Now, if I remember rightly, efficiency is a mathematical relationship between the amount of energy used and the amount of work done. So, by that yardstick, that traditional (and probably no longer quite true in today's economy) Japanese company model is not efficient. But the product is excellent!
#4 Nov 15th, 2012, 22:05
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Originally Posted by Nick-H View Post Is Japan efficient?

I can hear the resounding cries, yes! of course! mercilessly efficient!

This from one of my ex-colleagues, a Japanese man who would never have been an expat manager if he hadn't been pretty senior at home, and home was one of the world's biggest insurance companies: We say we never make mistakes, we like to think so, but the reason that there are few errors in a company like this, in Japan, is that everything get checked and rechecked and re-rechecked by so many different people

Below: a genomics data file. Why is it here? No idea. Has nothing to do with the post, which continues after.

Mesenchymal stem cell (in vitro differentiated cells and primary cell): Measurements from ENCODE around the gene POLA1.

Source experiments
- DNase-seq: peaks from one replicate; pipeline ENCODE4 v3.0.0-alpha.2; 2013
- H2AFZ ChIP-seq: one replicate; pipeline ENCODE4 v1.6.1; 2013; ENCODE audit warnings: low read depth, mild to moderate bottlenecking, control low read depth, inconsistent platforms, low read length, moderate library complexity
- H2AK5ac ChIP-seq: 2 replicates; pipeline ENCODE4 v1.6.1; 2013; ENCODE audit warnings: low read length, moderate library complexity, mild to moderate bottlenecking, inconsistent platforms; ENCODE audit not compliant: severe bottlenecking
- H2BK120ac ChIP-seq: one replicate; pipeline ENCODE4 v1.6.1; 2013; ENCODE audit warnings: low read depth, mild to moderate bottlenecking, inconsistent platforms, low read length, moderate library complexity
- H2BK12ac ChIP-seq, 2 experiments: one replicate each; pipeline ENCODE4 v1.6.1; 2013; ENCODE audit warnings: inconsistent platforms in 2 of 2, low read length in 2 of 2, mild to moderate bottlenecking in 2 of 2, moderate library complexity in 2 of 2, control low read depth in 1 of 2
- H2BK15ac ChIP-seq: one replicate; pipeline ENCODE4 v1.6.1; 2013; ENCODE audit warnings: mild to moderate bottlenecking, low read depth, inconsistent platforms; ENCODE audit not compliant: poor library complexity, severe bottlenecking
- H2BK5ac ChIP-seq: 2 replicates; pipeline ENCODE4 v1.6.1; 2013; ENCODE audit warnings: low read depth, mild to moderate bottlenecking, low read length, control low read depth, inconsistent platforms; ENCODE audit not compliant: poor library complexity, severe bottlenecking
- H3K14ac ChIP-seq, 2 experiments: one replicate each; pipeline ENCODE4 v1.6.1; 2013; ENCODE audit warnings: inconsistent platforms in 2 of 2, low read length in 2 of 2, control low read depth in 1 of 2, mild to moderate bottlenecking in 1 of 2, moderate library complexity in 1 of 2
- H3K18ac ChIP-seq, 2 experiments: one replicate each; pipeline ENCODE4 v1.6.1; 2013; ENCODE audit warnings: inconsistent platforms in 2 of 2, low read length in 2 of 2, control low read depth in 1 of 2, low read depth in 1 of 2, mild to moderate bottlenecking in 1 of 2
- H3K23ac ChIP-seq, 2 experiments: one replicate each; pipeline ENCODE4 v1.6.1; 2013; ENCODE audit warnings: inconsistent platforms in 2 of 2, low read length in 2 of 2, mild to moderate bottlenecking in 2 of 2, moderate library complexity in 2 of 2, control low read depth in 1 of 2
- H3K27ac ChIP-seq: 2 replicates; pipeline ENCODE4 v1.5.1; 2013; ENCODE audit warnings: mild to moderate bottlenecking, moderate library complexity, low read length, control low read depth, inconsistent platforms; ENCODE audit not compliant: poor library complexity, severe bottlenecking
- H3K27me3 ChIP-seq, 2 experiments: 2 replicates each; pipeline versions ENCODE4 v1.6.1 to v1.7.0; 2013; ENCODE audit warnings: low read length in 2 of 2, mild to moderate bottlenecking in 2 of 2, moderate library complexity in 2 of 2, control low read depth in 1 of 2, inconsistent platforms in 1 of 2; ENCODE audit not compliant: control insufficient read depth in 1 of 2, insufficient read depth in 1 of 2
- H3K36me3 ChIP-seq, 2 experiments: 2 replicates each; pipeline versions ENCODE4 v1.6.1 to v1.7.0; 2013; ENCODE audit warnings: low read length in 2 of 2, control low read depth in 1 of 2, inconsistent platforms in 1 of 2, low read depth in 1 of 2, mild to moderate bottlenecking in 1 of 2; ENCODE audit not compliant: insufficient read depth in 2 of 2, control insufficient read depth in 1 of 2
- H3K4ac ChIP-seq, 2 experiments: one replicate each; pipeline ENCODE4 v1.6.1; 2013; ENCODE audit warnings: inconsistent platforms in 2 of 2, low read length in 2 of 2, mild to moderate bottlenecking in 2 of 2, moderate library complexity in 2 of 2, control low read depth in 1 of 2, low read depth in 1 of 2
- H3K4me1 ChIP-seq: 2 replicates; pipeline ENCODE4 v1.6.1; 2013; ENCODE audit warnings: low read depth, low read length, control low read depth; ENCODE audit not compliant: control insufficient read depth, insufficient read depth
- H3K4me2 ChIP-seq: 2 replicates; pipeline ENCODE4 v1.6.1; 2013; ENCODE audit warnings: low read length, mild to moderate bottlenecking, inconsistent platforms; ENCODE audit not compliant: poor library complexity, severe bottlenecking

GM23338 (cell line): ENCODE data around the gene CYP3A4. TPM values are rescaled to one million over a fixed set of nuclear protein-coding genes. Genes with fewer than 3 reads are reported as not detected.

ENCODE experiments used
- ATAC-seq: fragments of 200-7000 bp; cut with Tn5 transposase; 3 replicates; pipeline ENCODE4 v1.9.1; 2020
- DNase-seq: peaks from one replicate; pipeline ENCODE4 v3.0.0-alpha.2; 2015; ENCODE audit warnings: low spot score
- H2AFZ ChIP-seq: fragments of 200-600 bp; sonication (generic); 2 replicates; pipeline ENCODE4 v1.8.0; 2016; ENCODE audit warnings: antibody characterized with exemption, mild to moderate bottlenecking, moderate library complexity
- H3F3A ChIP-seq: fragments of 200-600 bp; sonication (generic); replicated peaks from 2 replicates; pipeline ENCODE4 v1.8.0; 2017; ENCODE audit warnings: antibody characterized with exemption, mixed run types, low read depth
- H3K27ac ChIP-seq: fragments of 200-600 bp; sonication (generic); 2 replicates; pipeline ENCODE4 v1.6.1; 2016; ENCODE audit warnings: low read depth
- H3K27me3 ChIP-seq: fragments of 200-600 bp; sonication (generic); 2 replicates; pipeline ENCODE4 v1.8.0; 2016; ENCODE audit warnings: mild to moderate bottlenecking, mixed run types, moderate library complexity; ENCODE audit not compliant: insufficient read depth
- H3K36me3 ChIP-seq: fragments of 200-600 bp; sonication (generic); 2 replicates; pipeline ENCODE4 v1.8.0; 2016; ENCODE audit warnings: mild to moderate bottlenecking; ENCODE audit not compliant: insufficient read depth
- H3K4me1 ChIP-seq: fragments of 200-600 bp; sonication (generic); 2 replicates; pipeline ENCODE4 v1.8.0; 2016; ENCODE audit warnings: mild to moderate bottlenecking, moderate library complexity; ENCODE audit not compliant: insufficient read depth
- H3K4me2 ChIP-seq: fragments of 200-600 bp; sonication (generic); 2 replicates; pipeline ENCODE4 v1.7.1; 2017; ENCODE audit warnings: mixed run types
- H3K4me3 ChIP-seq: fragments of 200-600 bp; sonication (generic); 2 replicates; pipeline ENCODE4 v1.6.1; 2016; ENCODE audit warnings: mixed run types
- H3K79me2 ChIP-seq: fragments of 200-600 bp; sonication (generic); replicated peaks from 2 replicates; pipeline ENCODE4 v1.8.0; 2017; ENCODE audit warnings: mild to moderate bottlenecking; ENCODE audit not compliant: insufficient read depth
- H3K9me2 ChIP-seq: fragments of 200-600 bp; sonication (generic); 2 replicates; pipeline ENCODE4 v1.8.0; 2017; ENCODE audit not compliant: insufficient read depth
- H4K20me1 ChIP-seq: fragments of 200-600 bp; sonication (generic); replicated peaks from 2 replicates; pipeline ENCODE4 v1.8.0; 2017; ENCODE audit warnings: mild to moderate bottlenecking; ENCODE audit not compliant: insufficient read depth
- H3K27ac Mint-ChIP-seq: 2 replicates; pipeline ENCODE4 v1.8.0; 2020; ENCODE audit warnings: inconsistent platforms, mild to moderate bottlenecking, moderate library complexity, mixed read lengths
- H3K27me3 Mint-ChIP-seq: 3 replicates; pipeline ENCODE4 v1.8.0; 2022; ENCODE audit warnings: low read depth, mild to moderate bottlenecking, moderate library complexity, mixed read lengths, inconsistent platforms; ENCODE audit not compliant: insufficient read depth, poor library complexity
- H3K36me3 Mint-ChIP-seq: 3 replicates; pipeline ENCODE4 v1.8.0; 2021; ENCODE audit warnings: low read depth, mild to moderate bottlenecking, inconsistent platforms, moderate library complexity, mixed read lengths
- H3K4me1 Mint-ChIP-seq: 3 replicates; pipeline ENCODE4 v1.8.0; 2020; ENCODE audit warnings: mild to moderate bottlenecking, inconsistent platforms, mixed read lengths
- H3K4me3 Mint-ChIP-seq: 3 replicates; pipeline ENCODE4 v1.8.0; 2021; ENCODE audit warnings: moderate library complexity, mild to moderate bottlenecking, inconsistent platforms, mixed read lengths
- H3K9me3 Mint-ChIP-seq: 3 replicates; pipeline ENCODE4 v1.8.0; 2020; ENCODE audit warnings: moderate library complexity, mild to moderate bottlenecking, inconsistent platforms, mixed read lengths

(off topic)I can vouch for that Nick
No where else, in my not so long career, have I seen unit testing done with the entire production system dataset..... that means millions of records of data and many, many months of testing.

(It was not even a Japanese company - just the japanese subsidiary of an MNC. The Japanese subsidiary does not have the same project schedule as all other subsidiaries worldwide )
#5 Nov 17th, 2012, 21:13
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Originally Posted by Nick-H View Post So, by that yardstick, that traditional (and probably no longer quite true in today's economy) Japanese company model is not efficient. But the product is excellent!
That was my perception too. But it's no longer the case, especially in consumer electronics. Sony, poised to lose over $6 billion dollars this year, is a prime example of this. The engineering and quality control of their products have been clearly impacted by their slow but sure fall from grace.

An example: I purchased a VCR of theirs in the 1980s that still works well today - an incredible piece of electro-mechanical machinery. 6 Years ago, I purchased another VCR model of theirs and just before that hardware format began to disappear off consumer electronics shelves for good. It turned out to be a piece of plastic junk that disintegrated before my eyes within 30 days.